Raspberry Pi Fermentation Controller – Part 2

Josh | Apr 24, 2013

In part 1 I walked through getting the Raspberry Pi initially up and running. Once you’re logged in, you can immediately start hooking up sensors and start polling them directly from the command line. However, you’re likely going to want some more software installed for additional tasks. For my fermentation controller, I’ve decided on the following software stack.

Software Stack

All of the data read from sensors along with GPIO state changes will all be recorded in Graphite. Graphite stores the data and provides tools for generating graphs from it. The StatsD server will be responsible for sending data to the graphite server. I’ll be using Node.js for communicating with the sensors and providing a web-based interface to interact with the entire system. The web UI will also use MongoDB for storing additional fermentation data.


Before starting to install all of the necessary software, it’s a good idea to install the screen program and start it up. Some of the steps can take a long time to complete and if your SSH session gets disconnected, screen will keep the session active. In that case all you need to do is reconnect and run the screen command to reattach to your previous running session.Using screen

sudo apt-get install screen
# start screen
# list active sessions after reconnecting
screen -ls
# reattach the screen listed in the output from the last command, e.g.:
screen -r 11592.pts-0.raspberrypi


There are to ways to install Node.js. You can choose to either install a package via apt-get or to compile it directly from source. While the first option is quick and simple, you’ll get a much older version (currently 0.6.19) than if you build it yourself.Installing Node.js from a package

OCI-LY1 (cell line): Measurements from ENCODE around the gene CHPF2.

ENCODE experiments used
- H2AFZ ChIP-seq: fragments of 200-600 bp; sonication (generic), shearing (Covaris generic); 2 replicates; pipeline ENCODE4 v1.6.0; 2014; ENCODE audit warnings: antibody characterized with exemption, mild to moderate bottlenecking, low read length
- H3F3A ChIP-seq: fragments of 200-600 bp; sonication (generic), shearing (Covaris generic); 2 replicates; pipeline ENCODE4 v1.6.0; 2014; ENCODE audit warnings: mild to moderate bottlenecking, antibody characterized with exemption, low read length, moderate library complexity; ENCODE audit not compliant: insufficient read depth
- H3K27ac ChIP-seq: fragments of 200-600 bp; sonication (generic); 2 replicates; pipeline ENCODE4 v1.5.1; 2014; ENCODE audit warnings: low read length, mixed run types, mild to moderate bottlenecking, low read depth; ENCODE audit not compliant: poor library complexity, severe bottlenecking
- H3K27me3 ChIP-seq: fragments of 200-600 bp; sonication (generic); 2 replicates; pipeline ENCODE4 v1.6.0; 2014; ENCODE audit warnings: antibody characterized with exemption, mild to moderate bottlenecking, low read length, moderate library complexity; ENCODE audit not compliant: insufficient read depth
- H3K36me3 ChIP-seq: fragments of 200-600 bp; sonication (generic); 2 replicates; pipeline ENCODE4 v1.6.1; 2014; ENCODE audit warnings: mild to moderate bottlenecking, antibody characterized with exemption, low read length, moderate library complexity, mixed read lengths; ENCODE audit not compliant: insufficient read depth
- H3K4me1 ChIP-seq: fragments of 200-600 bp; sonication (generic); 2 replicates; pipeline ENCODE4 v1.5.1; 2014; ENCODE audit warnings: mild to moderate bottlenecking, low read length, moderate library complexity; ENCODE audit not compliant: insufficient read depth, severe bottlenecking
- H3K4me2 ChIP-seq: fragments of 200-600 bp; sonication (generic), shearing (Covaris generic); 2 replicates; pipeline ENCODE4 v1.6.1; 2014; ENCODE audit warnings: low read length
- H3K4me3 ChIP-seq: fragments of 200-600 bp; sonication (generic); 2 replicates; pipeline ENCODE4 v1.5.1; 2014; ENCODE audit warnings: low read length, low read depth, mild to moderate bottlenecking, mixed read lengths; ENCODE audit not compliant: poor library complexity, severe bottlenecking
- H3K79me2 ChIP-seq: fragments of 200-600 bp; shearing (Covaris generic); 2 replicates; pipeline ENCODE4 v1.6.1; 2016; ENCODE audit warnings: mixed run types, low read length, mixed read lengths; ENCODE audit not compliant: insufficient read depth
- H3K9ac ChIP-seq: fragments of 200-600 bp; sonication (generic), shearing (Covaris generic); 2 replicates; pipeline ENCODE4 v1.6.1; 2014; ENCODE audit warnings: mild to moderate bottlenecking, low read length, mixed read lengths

# this will install version 0.6.19 of node
sudo apt-get install nodejs
# if you decide you don't want this version then you can uninstall it
sudo apt-get purge nodejs

Fortunately, the most recent versions of Node.js have support for the Pi’s architecture. So Building from source is a fairly straightforward series of steps and doesn’t require any complex patching steps as it did for older versions. The downside is that it’ll take at least several hours to compile. The following steps should result in a fresh installation of the most recent release version of Node.js.Compiling Node.js

# install dependencies needed for compiling software
sudo apt-get install git-core build-essential
# download the Node.js source repository
git clone https://github.com/joyent/node.git

cd node

# list remote branches
git branch -r

# change the repository to the source tagged as version 0.10.4
git checkout -t origin/v0.10.4-release
# configure & compile
# install
make install

# verify the node application is installed in /usr/local/bin/node
which node
# check that the version matches what you just installed
node -v


Getting Graphite installed isn’t much more work. Since it is a python application it also takes quite a bit less time than compiling Node.js. However, there is some additional configuration work that has to be done. Graphite is composed of several different components. The backend component is called Carbon. The Carbon server is what StatsD will send its data to. The web accessible interface portion responsible for generating the graphs is known as Graphite. Since this is a web interface, we also need a web server. So, the Apache web server will also be installed during the process. If you’d rather have a more automated procedure itt’s also possible to script most of these steps as in this example.Installing Graphite